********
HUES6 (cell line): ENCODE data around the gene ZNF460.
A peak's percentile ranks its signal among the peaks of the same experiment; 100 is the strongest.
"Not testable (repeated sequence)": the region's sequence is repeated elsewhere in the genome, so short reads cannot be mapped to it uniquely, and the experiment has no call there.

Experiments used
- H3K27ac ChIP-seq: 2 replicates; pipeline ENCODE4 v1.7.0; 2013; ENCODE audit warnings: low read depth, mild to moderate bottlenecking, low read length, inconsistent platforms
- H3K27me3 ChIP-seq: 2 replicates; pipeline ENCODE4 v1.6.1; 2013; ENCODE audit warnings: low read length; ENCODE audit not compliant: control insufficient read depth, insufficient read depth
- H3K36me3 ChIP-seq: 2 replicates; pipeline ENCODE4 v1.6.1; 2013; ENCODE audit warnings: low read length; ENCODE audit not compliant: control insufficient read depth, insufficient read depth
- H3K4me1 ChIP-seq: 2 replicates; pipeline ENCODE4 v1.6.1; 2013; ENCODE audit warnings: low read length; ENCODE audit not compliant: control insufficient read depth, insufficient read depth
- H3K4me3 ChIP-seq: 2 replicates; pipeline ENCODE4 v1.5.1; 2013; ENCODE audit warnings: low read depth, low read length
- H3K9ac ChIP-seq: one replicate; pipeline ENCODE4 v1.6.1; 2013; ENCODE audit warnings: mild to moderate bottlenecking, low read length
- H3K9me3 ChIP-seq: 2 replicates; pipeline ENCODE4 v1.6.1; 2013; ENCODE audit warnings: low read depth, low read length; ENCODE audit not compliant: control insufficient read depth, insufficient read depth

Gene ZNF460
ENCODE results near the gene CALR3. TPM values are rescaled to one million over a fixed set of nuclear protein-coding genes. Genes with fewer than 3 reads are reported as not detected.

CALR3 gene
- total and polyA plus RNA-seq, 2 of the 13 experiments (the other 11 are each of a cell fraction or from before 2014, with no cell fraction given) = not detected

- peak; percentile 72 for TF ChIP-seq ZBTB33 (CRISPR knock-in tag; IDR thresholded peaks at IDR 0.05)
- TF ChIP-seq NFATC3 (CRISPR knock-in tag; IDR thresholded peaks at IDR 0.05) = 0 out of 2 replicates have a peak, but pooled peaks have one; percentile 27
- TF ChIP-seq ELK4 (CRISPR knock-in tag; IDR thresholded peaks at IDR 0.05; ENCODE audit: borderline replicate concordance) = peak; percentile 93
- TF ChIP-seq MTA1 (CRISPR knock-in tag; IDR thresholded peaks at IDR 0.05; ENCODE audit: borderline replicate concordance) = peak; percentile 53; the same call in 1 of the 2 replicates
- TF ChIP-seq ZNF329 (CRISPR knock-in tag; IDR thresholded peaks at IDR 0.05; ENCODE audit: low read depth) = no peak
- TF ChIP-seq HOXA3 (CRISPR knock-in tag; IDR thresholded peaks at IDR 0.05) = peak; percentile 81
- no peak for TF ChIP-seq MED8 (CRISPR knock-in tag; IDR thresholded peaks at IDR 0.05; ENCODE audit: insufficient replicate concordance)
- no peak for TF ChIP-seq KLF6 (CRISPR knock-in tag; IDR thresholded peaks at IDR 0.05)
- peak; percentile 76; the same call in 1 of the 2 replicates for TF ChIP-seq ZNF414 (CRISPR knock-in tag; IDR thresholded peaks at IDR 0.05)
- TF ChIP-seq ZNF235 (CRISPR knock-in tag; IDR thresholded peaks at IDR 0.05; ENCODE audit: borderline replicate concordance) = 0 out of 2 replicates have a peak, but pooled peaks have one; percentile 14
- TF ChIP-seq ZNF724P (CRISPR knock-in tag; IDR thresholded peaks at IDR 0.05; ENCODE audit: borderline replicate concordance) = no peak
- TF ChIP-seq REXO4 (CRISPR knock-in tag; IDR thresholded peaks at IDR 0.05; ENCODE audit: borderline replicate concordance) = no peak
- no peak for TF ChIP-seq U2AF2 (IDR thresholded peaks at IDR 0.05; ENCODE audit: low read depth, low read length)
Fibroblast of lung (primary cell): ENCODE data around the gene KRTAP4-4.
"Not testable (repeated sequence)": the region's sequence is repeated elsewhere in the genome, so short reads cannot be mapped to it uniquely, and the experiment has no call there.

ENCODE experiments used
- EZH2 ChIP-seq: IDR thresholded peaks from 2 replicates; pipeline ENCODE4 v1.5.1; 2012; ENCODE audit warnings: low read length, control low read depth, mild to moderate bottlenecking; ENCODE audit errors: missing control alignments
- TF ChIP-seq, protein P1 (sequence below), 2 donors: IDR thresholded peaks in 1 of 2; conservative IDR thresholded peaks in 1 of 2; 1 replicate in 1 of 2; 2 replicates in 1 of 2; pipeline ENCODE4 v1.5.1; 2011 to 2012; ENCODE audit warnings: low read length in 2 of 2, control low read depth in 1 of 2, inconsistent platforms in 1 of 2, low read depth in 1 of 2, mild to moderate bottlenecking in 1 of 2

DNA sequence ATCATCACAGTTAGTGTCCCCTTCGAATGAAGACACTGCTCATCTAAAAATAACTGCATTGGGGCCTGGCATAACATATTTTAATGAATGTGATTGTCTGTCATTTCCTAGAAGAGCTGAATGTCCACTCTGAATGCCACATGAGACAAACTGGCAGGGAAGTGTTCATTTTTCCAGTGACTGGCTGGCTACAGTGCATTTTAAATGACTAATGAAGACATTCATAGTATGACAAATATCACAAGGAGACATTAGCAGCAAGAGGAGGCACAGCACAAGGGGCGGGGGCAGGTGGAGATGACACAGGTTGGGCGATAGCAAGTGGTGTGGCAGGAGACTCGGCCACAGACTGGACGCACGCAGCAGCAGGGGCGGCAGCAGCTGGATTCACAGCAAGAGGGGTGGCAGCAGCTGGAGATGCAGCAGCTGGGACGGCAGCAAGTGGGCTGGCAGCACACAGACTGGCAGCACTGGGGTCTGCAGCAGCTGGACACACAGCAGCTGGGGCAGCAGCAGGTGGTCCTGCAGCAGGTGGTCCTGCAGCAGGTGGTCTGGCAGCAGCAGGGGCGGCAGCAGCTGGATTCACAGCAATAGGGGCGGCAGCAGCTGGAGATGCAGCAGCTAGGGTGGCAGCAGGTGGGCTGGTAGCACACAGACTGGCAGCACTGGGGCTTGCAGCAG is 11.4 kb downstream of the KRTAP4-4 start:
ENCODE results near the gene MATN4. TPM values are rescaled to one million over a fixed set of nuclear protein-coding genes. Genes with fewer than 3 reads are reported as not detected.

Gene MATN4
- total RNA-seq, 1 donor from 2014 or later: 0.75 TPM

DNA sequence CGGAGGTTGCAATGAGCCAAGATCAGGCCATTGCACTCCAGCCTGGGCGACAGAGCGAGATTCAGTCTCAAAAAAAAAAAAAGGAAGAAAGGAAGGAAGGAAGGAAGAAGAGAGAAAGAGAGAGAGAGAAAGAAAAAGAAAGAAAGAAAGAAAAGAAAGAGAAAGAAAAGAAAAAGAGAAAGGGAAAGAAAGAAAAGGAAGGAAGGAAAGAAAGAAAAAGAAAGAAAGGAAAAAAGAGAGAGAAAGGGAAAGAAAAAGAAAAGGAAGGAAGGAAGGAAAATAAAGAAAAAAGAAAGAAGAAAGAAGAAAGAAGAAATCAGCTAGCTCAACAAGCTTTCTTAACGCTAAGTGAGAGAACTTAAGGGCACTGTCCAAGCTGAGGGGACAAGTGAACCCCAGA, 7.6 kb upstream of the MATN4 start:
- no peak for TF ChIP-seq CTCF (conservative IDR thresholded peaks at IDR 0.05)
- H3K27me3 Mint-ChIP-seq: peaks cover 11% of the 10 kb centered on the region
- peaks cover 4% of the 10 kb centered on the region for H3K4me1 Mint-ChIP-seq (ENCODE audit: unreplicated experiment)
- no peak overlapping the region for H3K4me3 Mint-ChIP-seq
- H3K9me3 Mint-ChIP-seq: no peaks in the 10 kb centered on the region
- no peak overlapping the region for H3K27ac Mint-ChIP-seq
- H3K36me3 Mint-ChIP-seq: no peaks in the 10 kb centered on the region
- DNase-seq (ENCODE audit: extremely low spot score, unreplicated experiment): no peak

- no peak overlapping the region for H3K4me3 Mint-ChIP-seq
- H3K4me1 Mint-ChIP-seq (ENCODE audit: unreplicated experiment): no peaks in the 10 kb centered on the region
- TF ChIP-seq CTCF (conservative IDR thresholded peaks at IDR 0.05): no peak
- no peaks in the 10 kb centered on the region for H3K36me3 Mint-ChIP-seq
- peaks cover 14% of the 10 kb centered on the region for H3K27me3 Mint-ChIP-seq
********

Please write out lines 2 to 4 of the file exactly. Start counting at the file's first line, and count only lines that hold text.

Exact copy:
A peak's percentile ranks its signal among the peaks of the same experiment; 100 is the strongest.
"Not testable (repeated sequence)": the region's sequence is repeated elsewhere in the genome, so short reads cannot be mapped to it uniquely, and the experiment has no call there.

Experiments used